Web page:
There is a famous quote in the Peace Corps. It is a quote by JFK in reference to the 1961 dropped postcard incident (you can read about it here if you would like) which almost ended Peace Corps before we even got on our feet.
“Keep in touch... but not by postcard!”
The understanding in Peace Corps is that there is letter talk and there is postcard talk. Letters are closed off and are meant for the eyes of the recipient.. but nothing can stop anyone from reading the back of your postcard while it is in transit. Because of technology and access to information it is more important than ever for Peace Corps Volunteers who are viewed as Ambassadors in their country of service to be careful what they say and where they say it. You never know who will be checking up on you. Google translates everything. In place of letters most volunteers send e-mails.. in place of postcards we have blogs. Not only do we send out the postcard to friends and family back home. We are openly offering for it to be read by anyone who so chooses to do so.
On a positive note this be careful what you say rule – makes me sound like a very cheery person most of the time.
A few things have happened recently that reminded me why this is important:
Firstly, Someone I know in Benin Googled me on their smart phone. Yes, if you have the money you can do that here too.. but it is very slow. I mean, I know people have Googled me at home. Friends, prospective employers, strangers... For some reason, in Africa, you just feel a little more separated and safe from being Googled. I guess not. I know what happens when I Google myself.. so at least I know there is nothing negative to come of it.
The second thing, and more culturally shocking: At the office I had someone start sounding out the notes I had written in English in my notebook.. he was reading my notebook from the other side of the room (literally). While I know to use sense when writing my blog posts.. for many reasons. I was kind of thrown back by the fact that I was having my personal notes read by someone who wasn't even sitting near me!! Of course it wasn't anything bad.. but it was good to know that it was happening.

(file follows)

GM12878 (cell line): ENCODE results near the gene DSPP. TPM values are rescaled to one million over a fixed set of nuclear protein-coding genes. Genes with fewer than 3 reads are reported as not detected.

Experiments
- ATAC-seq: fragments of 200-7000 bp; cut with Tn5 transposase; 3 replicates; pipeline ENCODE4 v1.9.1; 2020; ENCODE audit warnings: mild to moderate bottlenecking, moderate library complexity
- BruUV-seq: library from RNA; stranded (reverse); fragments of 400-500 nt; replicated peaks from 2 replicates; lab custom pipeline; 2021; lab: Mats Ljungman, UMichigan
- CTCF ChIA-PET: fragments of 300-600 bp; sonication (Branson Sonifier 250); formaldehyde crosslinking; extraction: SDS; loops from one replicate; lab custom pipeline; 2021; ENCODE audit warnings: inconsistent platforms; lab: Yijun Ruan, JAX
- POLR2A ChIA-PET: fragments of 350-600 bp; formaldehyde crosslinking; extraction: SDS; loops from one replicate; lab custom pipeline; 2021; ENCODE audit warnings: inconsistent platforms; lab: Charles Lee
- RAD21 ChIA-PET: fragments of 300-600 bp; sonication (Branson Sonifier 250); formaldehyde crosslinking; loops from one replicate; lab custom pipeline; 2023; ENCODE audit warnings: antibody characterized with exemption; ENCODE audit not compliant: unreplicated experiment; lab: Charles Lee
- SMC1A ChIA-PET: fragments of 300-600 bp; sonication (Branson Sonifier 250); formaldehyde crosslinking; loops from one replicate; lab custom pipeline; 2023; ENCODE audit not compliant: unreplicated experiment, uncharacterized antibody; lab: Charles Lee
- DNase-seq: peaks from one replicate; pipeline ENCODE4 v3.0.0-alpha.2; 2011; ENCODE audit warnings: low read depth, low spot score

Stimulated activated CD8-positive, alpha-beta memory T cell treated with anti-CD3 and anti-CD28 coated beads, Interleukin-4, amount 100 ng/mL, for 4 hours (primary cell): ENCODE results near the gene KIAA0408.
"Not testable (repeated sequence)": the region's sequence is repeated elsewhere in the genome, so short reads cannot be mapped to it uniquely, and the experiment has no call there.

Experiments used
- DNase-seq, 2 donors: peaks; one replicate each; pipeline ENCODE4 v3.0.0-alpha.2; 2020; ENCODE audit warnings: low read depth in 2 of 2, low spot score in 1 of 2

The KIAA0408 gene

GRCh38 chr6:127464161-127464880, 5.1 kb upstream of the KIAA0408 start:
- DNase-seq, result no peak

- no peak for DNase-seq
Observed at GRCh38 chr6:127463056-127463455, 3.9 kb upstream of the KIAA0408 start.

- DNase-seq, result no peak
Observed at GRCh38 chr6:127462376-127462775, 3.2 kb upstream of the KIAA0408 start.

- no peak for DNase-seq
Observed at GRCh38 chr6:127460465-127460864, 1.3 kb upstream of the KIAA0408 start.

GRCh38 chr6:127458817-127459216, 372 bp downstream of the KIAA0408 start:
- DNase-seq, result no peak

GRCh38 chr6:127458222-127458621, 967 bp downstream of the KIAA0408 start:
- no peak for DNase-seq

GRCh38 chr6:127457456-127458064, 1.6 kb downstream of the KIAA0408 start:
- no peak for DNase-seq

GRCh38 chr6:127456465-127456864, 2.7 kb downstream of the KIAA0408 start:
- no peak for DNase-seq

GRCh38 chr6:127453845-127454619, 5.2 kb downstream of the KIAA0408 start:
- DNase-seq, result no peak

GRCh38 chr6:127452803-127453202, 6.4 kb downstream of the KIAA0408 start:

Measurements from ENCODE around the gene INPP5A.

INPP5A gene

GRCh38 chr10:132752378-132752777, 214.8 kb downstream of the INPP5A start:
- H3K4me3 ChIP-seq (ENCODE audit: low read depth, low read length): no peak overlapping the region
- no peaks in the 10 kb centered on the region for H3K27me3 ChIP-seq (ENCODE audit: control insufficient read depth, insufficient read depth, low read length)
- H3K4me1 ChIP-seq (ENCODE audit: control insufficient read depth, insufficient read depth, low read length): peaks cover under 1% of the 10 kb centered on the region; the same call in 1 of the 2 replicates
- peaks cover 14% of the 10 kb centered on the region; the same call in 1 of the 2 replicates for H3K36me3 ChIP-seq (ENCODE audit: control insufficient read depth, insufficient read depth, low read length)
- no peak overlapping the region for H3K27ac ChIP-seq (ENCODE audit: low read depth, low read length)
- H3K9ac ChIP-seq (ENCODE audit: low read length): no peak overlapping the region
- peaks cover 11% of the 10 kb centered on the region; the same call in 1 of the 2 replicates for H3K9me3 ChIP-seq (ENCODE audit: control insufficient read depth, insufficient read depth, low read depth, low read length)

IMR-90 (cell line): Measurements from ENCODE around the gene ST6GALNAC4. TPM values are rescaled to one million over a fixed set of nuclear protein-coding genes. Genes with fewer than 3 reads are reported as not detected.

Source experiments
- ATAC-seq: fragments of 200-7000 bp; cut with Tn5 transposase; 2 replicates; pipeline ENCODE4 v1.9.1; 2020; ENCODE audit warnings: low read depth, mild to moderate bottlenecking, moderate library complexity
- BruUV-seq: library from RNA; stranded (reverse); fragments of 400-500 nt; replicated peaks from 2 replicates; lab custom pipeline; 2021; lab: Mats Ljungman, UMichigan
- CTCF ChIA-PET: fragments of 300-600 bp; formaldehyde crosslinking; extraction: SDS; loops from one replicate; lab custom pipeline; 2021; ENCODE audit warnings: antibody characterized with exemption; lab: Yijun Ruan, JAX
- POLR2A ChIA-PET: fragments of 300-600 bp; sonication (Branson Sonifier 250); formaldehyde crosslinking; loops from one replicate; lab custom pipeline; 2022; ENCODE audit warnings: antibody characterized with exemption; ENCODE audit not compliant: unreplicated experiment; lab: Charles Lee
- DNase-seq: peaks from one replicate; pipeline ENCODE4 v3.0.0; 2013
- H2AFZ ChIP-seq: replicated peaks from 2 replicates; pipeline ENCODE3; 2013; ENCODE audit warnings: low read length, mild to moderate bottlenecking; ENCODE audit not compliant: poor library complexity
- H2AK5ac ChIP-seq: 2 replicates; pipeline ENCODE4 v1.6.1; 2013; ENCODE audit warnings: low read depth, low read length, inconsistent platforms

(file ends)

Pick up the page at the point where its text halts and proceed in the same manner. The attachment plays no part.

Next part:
I have also had people I know pick up personal letters on my table in my living room.. and start sounding out the words. I understand that they don't know what it says.. and that for them it is just a way for practicing their English. To me it is a major breech of privacy. Especially since they then expect me to provide them with a translation. Just one of the many cultural differences I face here in Benin. Privacy, private time, this is not yours it is mine -- these are not concepts here.
Mostly I am just rambling because I don't have anything nice to say this week --
It's all good -- I survived!
PS -- I had said back in September I would revisit my TOP 10 things I miss about Benin post when I finished my integration period. I personally feel like that makes for a very boring blog post. However, I made a link thingy on the right of the page. That is where those updates will go from now on. It was kind of funny how some of the things that left the Top 10 in September made it back for the January review. If you want you can check that out here.